BY JONATHAN BRAZEAU – FAN FUEL BLOGGER
In four short Formula One seasons, Gilles Villeneuve established himself as the fastest man on four wheels and despite never winning the world championship, Villeneuve is still remembered as one of the all-time greats in the sport.
It’s been 30 years since Villeneuve died in a tragic accident during qualifying for the Belgian Grand Prix, but he continues to be revered by fans and drivers alike. His cool, calm and collected personality on the course and competitive never-say-never drive exemplified what it means to be an auto racer, possessing that rare daredevil mindset where if he saw an opening during a race, he’d take it no matter the costs.
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Villeneuve was born in Richelieu, Que., in 1950. He started competing in snowmobile races but his true passion was auto racing. After a successful season in Formula Ford, driving his own car and winning seven of the 10 races he entered, Villeneuve moved up to the Formula Atlantic series.
He defeated several top stars, including Formula One driver James Hunt during a non-championship Formula Atlantic race at Trois-Rivieres in 1976 and it was enough to impress Hunt’s F1 team, McLaren. They offered Villeneuve a ride at the 1977 British Grand Prix and despite driving an outdated McLaren car, Villeneuve qualified ninth and finished 11th. It was just a one-off appearance, but it was enough to grab the attention of Enzo Ferrari and Villeneuve stepped in for the final two races of the season for the Scuderia Ferrari team.
Villeneuve’s first full F1 season with Ferrari in 1978 was marred by retirements but ended on a high note as he took the checkered flag in the season finale at his home race in Montreal.
The following season was Villeneuve’s banner year. He won three races in 1979 and finished runner-up four times, taking second place in the driver standings, only four points behind teammate Jody Scheckter. Villeneuve could have won the championship but followed Ferrari orders to stay behind Scheckter during the Italian Grand Prix. As much of a free spirit as Villeneuve was, he was also incredibly loyal to his team.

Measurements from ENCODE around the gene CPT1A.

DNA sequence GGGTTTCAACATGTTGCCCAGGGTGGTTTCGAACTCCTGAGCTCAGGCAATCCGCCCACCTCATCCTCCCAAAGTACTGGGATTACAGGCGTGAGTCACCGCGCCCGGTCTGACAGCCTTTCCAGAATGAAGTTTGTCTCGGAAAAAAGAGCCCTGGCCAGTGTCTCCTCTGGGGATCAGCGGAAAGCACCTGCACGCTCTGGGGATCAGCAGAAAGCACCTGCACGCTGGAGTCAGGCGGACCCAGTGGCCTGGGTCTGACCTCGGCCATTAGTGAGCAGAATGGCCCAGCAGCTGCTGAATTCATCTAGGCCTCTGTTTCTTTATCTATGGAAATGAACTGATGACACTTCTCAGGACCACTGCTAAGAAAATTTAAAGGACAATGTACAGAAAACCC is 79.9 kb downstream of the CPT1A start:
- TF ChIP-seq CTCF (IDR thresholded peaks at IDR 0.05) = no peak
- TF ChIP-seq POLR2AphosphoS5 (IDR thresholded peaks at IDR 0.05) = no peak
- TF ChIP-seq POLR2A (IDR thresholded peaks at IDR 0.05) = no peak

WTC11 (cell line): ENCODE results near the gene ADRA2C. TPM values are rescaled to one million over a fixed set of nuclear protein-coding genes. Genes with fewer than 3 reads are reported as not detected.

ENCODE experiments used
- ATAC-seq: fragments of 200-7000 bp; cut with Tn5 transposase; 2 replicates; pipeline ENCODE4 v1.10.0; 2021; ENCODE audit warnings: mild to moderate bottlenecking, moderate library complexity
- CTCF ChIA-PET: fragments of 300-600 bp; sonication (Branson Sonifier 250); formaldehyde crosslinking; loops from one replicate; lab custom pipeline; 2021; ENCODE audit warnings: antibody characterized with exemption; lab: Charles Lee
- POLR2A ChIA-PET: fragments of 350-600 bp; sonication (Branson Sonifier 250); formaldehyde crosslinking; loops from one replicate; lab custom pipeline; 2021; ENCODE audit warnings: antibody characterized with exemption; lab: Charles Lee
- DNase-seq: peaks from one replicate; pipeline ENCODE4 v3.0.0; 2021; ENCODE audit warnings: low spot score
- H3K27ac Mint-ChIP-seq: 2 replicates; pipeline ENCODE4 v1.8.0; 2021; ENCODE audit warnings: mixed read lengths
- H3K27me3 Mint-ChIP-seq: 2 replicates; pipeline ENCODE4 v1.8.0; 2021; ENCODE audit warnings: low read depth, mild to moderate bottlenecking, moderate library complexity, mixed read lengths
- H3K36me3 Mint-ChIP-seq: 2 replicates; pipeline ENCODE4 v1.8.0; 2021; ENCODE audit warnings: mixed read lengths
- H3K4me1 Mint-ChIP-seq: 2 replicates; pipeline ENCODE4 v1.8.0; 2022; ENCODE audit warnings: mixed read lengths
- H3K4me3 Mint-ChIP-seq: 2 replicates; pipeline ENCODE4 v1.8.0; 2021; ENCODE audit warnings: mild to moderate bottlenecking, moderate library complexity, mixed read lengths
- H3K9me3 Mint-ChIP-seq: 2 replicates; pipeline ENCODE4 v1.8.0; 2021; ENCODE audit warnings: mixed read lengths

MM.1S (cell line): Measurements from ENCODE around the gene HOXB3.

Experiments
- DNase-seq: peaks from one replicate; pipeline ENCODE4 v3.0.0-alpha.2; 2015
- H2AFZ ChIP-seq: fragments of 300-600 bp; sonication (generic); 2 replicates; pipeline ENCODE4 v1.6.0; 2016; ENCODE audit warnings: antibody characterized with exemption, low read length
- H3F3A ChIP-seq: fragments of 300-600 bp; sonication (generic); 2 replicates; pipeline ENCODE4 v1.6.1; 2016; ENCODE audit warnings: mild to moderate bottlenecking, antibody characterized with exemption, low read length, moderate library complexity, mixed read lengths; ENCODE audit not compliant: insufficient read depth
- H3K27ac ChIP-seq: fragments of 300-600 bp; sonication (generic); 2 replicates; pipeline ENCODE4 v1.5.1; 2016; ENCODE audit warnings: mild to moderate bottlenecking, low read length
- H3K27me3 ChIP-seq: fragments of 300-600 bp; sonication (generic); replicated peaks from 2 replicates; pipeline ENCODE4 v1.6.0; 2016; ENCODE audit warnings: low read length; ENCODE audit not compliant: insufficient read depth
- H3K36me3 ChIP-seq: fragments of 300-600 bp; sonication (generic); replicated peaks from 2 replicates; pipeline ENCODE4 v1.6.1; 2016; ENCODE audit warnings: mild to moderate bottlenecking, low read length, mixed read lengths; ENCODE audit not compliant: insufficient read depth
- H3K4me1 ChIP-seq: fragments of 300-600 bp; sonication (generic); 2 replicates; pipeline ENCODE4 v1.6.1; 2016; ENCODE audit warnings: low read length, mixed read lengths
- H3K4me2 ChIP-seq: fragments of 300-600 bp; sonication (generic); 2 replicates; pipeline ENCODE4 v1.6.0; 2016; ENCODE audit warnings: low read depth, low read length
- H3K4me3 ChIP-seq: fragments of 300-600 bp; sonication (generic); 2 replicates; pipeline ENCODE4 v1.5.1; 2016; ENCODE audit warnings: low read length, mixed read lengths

Villeneuve rarely had a competitive car after that season, winning only two more races, including the Monaco Grand Prix in 1981. In his final appearance at the Canadian Grand Prix, Villeneuve made it onto the podium, taking third place.
The start of the 1982 season showed some promise for Villeneuve. He led in Brazil before spinning out of the race and he finished third in Long Beach, Calif., before being disqualified for an illegal rear wing. In his last F1 race at Ferrari’s hometown San Marino Grand Prix, Villeneuve finished second after a fierce final lap with Ferrari teammate Didier Pironi.
Tragedy struck on May 8, 1982. As Villeneuve chased Pironi’s fastest qualifying lap time in Belgium, he came upon the slower car of Jochen Mass. Mass saw the faster Villeneuve behind him and veered right, unfortunately, so too did Villeneuve. The two cars collided and Villeneuve was thrown from his vehicle. Villeneuve passed away at the age of 32.
The Ile Notre-Dame Circuit in Montreal was renamed Circuit Gilles Villeneuve in his honour. A corner was named after him at the Autodromo Enzo e Dino Ferrari course, home of the San Marino Grand Prix, and a Canadian flag was painted on the third spot of the starting grid. Villeneuve was inducted into Canada’s Sports Hall of Fame in 1983.
The Villeneuve name lives on in auto racing as Gilles’ son Jacques followed in his father’s footsteps and became the most decorated Canadian auto racer ever, winning the Indianapolis 500, the IndyCar Championship and the Formula One World Championship.
Scheckter said it best in his eulogy at Villeneuve’s funeral: “I will miss Gilles for two reasons. First, he was the fastest driver in the history of motor racing. Second, he was the most genuine man I have ever known. But he has not gone. The memory of what he has done, what he achieved, will always be there.”
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